Randy Petersen describes hymn history as being similar to archaeology. Perhaps that comparison makes Petersen a type of Indian Jones, and like Jones, Petersen delivers. Be Still My Soul captures the reader’s attention from the start with its ragged pages giving evidence this is an ancient work, filled with knowledge long forgotten. Curiosity drives the quest to turn the pages.
Petersen’s exceptional scholarship brings to life the names pasted at the bottom of 175 hymns, names obscured by the dust of time. These were real people with real lives who left behind a vast treasury of doctrinal teaching, meaningful worship, and beautiful poetry. Some of the book’s revelations are startling. Isaac Watts was a rebel who grew tired of singing the same tired songs at church and set out to bring life to the music. Louis Bourgeois was jailed for revising psalm tunes without a license. And I dare complain when I sing 7-11 songs on Sunday mornings (7 words, repeated 11 times)!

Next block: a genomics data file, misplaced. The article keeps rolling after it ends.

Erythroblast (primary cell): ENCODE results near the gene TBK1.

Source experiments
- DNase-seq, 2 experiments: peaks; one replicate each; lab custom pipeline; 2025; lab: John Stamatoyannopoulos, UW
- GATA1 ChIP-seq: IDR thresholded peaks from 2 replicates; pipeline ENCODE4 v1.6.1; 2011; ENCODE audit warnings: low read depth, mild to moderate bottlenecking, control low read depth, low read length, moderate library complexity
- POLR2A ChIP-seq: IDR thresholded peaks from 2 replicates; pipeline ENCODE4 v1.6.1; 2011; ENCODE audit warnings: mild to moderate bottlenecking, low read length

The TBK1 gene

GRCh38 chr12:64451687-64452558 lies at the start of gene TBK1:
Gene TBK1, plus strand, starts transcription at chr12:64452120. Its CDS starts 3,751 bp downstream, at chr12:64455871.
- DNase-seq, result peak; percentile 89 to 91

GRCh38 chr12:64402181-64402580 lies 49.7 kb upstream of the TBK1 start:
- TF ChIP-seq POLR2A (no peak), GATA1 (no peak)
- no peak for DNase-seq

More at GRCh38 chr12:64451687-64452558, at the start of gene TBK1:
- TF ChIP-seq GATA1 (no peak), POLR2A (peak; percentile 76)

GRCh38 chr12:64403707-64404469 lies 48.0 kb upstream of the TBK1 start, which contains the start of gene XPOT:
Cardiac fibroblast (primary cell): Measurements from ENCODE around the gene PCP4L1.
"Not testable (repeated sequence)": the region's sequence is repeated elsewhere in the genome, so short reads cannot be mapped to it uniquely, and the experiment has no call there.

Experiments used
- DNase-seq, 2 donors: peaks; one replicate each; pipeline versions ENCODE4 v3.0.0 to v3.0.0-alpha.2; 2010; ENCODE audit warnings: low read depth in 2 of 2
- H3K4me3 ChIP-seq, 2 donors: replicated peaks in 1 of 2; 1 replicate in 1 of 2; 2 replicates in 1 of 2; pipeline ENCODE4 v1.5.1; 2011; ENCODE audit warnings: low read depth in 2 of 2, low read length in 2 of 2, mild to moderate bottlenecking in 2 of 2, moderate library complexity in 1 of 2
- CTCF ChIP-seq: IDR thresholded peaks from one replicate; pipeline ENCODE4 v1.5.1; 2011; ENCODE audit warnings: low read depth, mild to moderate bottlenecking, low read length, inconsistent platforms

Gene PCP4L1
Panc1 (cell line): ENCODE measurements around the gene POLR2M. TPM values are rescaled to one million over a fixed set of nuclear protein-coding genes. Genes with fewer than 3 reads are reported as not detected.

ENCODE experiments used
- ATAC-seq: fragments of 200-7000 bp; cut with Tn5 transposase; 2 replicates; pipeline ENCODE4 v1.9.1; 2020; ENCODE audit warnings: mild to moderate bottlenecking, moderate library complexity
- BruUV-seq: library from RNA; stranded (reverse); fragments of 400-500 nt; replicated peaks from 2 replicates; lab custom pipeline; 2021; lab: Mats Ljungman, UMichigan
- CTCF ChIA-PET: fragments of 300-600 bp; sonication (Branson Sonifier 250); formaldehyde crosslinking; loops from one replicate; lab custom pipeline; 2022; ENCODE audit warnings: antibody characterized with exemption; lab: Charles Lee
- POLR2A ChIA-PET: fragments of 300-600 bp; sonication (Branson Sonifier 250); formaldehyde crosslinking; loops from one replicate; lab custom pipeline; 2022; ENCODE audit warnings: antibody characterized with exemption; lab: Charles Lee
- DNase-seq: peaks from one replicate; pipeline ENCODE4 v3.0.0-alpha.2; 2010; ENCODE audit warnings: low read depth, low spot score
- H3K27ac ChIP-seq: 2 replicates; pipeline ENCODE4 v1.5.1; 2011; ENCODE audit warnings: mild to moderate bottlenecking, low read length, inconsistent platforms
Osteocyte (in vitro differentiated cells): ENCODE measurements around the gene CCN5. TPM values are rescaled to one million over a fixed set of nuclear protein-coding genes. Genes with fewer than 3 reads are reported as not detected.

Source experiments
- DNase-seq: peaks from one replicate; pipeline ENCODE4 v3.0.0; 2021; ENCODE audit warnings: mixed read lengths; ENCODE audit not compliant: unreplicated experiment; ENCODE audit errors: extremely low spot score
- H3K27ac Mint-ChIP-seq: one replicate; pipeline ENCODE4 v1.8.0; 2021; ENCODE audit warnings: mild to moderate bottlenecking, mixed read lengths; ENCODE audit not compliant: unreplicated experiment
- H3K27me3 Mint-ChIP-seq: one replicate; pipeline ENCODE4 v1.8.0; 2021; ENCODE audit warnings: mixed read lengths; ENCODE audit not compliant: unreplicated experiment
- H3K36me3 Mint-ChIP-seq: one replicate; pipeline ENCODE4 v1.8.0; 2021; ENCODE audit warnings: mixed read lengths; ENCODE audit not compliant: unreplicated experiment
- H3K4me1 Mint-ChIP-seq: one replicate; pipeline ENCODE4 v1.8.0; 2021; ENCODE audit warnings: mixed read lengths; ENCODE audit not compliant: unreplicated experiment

Petersen adds a personal touch to the writing with anecdotes, musings, and testimonies. Anyone who has sung these songs while occupying a pew can relate. We have much for which to be thankful.
Useful features of the book include
- Several in-depth biographies
- Cross reference index for easy look-up of contributors or titles
- Index of first lines
One thing I did not find was a bibliography or source footnotes. Be Still My Soul is a valuable reference tool, and that addition would only increase its worth.
Who might be interested in owning a copy of Be Still My Soul?
- Believers needing a faith boost or freshness in their personal devotions. Read. Inhale deeply. Realize the rich heritage we enjoy as Christians.
- Praise leaders desiring to educate their congregations on the meaning behind the words of familiar songs.
- Pastors seeking high quality sermon illustrations.
Click the book image above to reach the publisher’s site for Be Still My Soul.
Note – Tyndale House Publishers provided a complimentary copy of Be Still My Soul to facilitate this review.